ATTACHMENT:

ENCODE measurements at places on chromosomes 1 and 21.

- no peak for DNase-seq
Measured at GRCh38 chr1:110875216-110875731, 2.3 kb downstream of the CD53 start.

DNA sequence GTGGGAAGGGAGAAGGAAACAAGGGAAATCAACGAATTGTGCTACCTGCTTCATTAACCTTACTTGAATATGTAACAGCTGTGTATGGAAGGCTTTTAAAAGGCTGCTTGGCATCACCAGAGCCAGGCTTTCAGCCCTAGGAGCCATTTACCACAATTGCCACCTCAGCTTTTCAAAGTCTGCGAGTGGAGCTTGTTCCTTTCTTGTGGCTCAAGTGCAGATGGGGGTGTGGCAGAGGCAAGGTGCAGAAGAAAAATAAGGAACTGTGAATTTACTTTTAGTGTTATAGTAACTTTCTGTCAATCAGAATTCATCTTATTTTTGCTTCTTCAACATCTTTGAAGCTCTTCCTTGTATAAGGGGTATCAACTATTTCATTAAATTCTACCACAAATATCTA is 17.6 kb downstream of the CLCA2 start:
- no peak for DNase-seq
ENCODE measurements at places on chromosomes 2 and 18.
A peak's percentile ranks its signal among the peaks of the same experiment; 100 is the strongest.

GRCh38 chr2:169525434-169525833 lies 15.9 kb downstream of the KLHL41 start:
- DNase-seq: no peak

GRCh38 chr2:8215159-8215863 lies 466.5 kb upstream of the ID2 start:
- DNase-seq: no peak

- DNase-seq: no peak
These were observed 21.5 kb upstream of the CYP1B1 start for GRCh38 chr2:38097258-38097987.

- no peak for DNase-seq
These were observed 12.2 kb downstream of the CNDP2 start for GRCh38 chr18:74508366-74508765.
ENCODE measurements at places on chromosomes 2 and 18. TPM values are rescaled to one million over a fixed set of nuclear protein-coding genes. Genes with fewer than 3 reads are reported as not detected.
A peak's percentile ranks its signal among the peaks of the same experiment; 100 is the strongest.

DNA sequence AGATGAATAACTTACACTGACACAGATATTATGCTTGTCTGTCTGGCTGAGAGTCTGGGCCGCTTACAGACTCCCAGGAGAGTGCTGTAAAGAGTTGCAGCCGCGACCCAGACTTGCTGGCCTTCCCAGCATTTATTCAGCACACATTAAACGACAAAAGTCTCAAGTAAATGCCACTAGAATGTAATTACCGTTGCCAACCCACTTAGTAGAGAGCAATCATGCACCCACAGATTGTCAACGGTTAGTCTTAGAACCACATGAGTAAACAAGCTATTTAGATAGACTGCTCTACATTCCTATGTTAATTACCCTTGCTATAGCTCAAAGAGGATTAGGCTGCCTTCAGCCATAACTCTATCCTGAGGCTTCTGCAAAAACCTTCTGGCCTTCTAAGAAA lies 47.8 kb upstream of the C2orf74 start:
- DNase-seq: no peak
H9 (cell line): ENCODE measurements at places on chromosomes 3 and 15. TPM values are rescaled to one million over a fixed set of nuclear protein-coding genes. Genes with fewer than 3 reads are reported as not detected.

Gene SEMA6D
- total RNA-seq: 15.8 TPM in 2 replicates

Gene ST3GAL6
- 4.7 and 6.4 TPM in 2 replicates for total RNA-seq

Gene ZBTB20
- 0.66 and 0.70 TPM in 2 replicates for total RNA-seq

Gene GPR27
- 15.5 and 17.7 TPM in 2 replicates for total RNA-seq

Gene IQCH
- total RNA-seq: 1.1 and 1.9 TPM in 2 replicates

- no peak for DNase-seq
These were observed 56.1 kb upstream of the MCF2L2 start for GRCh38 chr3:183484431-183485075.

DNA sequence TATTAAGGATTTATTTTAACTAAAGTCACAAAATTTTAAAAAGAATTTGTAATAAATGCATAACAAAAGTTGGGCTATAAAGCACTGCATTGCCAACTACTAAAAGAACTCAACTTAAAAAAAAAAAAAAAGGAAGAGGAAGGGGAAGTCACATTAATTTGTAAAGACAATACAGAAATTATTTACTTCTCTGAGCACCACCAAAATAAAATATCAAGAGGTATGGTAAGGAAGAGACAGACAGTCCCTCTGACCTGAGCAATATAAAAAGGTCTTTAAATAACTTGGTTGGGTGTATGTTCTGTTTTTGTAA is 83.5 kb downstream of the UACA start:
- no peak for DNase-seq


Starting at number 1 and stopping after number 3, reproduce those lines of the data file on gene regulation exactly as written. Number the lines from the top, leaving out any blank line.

ENCODE measurements at places on chromosomes 1 and 21.

- no peak for DNase-seq
Measured at GRCh38 chr1:110875216-110875731, 2.3 kb downstream of the CD53 start.